Child Abuse & Neglect

At Advocates For Children we work to empower children and families to lead healthy and productive lives, so whenever we hear of horrific cases of child abuse we are heartbroken.

We know child abuse happens across socio-economic lines; across racial and ethnic lines and across age and gender. We each have an important role to play in stopping child abuse; if you suspect child abuse please speak up!

Sometimes it takes multiple reports before authorities will open an investigation. It is always advised to report any suspicion, even if the information you have seems insignificant; sometimes all that is needed to open an investigation is one final piece to the puzzle. It is not your job to prove abuse is happening, only to provide details and information for why you suspect abuse is happening.

Warning Signs of Child Abuse


Babies: marks on the skin and injuries in babies not yet walking, like bruises or fractures, can forecast more severe abuse. Even babies who are crawling and walking will not bruise (or fracture) easily on their own. Bruising in places that are inconsistent with a fall (such as on their stomach, neck, top of head) should be cause for concern.

Preschool and School-Age Children: Sudden unexplained changes, such as decreased self-esteem, anxiety or depression. Children who have knowledge about topics that are too mature for the child’s age (such as sexual information) or behavior that is too mature for the child’s age (such as extremely aggressive behavior); animal abuse by a child or caregiver usually correlates with child abuse.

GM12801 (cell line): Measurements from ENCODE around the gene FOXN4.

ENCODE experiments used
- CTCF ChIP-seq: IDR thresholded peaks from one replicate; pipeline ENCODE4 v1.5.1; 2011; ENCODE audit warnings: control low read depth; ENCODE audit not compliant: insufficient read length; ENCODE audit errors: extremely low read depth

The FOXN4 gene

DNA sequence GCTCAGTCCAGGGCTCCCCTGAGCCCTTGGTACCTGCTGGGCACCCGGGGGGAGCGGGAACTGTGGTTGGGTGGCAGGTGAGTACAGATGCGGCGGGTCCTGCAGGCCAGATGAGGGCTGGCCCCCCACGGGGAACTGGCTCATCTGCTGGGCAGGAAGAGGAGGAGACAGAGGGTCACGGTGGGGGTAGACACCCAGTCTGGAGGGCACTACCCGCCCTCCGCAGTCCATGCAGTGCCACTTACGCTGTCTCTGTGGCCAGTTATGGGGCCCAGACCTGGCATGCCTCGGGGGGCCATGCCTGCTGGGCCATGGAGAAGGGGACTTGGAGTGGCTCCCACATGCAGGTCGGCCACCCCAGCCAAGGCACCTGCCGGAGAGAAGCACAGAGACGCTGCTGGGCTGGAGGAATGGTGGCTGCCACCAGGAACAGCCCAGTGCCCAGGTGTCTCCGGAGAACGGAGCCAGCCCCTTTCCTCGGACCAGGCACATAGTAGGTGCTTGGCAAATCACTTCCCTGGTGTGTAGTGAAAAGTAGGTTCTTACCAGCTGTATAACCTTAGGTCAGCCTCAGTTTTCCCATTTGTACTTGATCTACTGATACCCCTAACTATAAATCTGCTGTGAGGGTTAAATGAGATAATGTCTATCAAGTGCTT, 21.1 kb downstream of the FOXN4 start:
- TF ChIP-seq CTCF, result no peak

Other things to look for are bruising on both arms or legs or both sides of the face. Marks that show a pattern of a hand or a belt; adult bite marks or burns. Bruises, welts, fractures or other injuries that can’t be explained or don’t match with the child or caregiver’s story are always a red flag.

More information about warning signs.

Reporting Suspected Child Abuse


The number to report child abuse in Maine: 1-800-452-1999

Some information that is needed:

  •  Name, address & phone number of child’s custodial parents and directions to the home. It is important to have a physical address for the family so that DHHS staff can locate the family for assessment. If they have directions as well as a description of the outside of the home such as “a white Cape with black trim and a two-car garage attached” it can be very helpful when houses are not marked clearly with address numbers.
  • Names & relationships of other adults in the home. It is important for DHHS to know who is in the home and who is caring for the children.
  • Children’s names and ages. It is always best to have as much identifying information as possible (first and last names, dates of birth, spelling of non-traditional names, etc), however there are times when reporters will know only first names and approximate ages. Lack of information should not be a deterrent to reporting.
  • Information on any out-of-home parents. If you know who the out-of-home parent is and/or where s/he is, please share the information. If DHHS assesses the family, it is an assessment of the ENTIRE family. This includes mother, father, children and any other caregivers for the children.
  • Alleged abuse/neglect (be as specific as possible).